de Picciotto S1Dickson PM2Traxlmayr MW3Marques BS4Socher E5Zhao S1Cheung S5Kiefer JD6Wand AJ4Griffith LG7Imperiali B8Wittrup KD9. 2016. J Mol Biol. 428(20):4228-4241. doi: 10.1016/j.jmb.2016.07.004. Epub 2016 Jul 21.
1Department of Biological Engineering, Massachusetts Institute of Technology, 77 Massachusetts Avenue, Cambridge, MA 02139, USA.
2Department of Chemistry, Northeastern University, 360 Huntington Avenue, Boston, MA 02115, USA.
3Koch Institute for Integrative Cancer Research, 500 Main Street, Cambridge, MA 02139, USA.
4Johnson Research Foundation and Department of Biochemistry and Biophysics, University of Pennsylvania Perelman School of Medicine, Philadelphia, PA 19104, USA.
5Department of Chemistry, Massachusetts Institute of Technology, 77 Massachusetts Avenue, Cambridge, MA 01239, USA.
6Department of Chemistry and Applied Biosciences, Institute of Pharmaceutical Sciences, Swiss Federal Institute of Technology, Zurich, 8093, Switzerland.
7Department of Biological Engineering, Massachusetts Institute of Technology, 77 Massachusetts Avenue, Cambridge, MA 02139, USA; Johnson Research Foundation and Department of Biochemistry and Biophysics, University of Pennsylvania Perelman School of Medicine, Philadelphia, PA 19104, USA.
8Department of Chemistry, Massachusetts Institute of Technology, 77 Massachusetts Avenue, Cambridge, MA 01239, USA; Department of Biology, Massachusetts Institute of Technology, 77 Massachusetts Avenue, Cambridge, MA 02139, USA.
9Department of Biological Engineering, Massachusetts Institute of Technology, 77 Massachusetts Avenue, Cambridge, MA 02139, USA; Koch Institute for Integrative Cancer Research, 500 Main Street, Cambridge, MA 02139, USA; Department of Chemical Engineering, Massachusetts Institute of Technology, 77 Massachusetts Avenue, Cambridge, MA 02139, USA. Electronic address: wittrup@MIT.EDU.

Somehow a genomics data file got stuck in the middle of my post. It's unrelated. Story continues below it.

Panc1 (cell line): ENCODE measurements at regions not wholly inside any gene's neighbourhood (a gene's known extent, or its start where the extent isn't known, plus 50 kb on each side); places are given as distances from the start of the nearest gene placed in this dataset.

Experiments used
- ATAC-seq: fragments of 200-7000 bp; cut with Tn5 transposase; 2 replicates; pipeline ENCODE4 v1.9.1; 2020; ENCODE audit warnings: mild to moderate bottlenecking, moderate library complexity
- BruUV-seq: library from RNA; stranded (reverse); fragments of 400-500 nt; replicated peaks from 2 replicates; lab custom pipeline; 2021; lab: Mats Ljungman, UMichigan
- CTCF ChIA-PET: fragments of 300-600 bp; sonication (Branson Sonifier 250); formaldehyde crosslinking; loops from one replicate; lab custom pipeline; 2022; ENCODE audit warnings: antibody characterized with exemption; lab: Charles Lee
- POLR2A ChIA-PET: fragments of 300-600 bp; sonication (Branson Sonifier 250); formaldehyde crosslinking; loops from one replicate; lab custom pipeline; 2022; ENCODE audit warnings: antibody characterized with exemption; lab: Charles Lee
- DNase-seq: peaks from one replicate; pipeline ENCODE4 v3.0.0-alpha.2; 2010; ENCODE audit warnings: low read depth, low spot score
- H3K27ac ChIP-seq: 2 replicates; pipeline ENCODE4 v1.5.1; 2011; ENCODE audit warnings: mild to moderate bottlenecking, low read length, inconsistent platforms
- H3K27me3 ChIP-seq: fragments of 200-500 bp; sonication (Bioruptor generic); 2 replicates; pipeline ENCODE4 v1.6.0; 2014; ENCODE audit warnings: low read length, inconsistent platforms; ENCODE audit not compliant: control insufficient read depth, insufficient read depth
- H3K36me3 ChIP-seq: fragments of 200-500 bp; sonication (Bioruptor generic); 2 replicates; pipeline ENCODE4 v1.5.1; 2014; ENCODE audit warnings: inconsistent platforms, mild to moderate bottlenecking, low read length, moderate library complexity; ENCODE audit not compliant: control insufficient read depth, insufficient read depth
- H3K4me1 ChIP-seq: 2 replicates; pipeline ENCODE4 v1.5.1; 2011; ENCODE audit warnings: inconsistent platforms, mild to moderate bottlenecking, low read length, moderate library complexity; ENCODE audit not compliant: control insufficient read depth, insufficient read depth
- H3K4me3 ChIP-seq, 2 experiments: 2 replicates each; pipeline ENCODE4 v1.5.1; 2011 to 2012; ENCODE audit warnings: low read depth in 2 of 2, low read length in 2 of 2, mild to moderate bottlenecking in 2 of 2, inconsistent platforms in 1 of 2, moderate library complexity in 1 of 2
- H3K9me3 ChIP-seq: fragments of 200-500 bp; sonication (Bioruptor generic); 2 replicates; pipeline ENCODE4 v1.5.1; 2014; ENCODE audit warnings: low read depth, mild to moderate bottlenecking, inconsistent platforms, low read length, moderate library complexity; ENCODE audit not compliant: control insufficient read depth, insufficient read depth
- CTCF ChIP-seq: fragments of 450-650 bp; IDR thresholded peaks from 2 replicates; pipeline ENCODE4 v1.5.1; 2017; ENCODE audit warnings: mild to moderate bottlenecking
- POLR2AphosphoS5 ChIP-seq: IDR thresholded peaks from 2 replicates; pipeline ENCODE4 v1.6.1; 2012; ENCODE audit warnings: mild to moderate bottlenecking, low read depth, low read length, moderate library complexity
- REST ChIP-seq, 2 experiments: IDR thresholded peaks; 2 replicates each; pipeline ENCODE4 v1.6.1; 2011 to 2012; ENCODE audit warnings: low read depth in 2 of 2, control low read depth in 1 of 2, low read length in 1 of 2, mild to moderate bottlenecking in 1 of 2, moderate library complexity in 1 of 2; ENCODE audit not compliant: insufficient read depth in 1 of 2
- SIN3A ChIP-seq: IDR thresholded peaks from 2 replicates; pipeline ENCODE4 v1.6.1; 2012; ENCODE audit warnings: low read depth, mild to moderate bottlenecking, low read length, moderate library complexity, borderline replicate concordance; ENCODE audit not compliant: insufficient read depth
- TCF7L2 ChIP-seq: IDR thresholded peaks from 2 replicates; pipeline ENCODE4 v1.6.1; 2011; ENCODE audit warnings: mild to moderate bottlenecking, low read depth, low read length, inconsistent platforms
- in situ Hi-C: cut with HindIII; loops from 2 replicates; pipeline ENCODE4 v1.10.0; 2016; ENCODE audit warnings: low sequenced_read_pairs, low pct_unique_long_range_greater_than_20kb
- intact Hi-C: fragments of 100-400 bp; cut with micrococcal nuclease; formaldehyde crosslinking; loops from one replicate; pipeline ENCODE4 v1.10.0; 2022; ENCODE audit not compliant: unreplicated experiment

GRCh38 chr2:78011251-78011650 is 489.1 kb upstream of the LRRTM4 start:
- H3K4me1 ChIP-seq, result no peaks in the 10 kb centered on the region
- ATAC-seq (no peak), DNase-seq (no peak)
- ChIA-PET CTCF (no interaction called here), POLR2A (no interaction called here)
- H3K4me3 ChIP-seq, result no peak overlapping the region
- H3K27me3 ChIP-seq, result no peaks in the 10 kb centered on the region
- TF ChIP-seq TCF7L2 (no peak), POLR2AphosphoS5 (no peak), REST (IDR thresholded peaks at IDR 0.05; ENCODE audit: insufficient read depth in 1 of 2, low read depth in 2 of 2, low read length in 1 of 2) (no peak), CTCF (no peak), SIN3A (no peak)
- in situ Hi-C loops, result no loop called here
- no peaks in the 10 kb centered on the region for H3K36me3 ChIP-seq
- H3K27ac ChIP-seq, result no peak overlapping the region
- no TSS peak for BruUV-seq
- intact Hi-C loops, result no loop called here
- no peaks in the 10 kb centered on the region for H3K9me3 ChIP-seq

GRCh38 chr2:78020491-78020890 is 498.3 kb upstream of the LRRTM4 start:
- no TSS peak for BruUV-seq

Abstract

Quantifying protein location and concentration is critical for understanding function in situ. Scaffold conjugated to environment-sensitive fluorophore (SuCESsFul) biosensors, in which a reporting fluorophore is conjugated to a binding scaffold, can, in principle, detect analytes of interest with high temporal and spatial resolution. However, their adoption has been limited due to the extensive empirical screening required for their development. We sought to establish design principles for this class of biosensor by characterizing over 400 biosensors based on various protein analytes, binding proteins, and fluorophores. We found that the brightest readouts are attained when a specific binding pocket for the fluorophore is present on the analyte. Also, interaction of the fluorophore with the binding protein it is conjugated to can raise background fluorescence, considerably limiting sensor dynamic range. Exploiting these two concepts, we designed biosensors that attain a 100-fold increase in fluorescence upon binding to analyte, an order of magnitude improvement over the previously best-reported SuCESsFul biosensor. These design principles should facilitate the development of improved SuCESsFul biosensors.

KEYWORDS:

Sso7d scaffold; directed evolution; protein engineering; sensors; solvatochromism     

PMID:
 
27448945
 
PMCID:
 
PMC5048519
 [Available on 2017-10-09]
 
DOI:
 
10.1016/j.jmb.2016.07.004
[PubMed - in process]

*The Chicken anti-CMYC used in this publication is a product of Gallus Immunotech Inc.